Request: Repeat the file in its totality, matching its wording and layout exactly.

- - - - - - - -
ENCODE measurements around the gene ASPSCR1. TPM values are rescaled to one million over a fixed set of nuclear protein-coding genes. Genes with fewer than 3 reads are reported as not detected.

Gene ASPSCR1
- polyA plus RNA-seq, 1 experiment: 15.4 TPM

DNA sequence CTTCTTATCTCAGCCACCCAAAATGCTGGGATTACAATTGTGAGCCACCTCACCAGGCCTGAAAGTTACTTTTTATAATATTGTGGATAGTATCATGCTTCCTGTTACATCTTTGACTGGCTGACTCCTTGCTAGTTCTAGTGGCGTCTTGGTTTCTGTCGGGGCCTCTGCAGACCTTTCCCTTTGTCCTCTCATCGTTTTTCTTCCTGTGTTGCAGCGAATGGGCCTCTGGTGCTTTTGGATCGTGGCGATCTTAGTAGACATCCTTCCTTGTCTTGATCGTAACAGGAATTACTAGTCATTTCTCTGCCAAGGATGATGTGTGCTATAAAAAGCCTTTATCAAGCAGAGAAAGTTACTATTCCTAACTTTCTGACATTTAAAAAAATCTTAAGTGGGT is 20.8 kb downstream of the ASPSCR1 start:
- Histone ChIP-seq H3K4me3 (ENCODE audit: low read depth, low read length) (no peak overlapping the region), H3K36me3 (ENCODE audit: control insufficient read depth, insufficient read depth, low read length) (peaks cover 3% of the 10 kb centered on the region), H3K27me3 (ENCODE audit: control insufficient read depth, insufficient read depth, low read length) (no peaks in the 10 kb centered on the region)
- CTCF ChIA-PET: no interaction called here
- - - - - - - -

ENCODE measurements around the gene ASPSCR1. TPM values are rescaled to one million over a fixed set of nuclear protein-coding genes. Genes with fewer than 3 reads are reported as not detected.

Gene ASPSCR1
- polyA plus RNA-seq, 1 experiment: 15.4 TPM

DNA sequence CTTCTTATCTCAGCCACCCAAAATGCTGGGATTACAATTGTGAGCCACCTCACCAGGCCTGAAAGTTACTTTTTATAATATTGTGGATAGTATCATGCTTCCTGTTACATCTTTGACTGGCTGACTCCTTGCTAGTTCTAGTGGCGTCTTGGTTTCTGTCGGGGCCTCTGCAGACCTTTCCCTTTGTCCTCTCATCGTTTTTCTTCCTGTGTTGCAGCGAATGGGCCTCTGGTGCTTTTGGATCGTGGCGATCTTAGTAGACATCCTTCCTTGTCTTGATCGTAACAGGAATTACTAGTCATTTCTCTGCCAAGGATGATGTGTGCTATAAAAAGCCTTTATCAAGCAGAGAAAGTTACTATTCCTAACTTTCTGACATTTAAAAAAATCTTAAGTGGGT is 20.8 kb downstream of the ASPSCR1 start:
- Histone ChIP-seq H3K4me3 (ENCODE audit: low read depth, low read length) (no peak overlapping the region), H3K36me3 (ENCODE audit: control insufficient read depth, insufficient read depth, low read length) (peaks cover 3% of the 10 kb centered on the region), H3K27me3 (ENCODE audit: control insufficient read depth, insufficient read depth, low read length) (no peaks in the 10 kb centered on the region)
- CTCF ChIA-PET: no interaction called here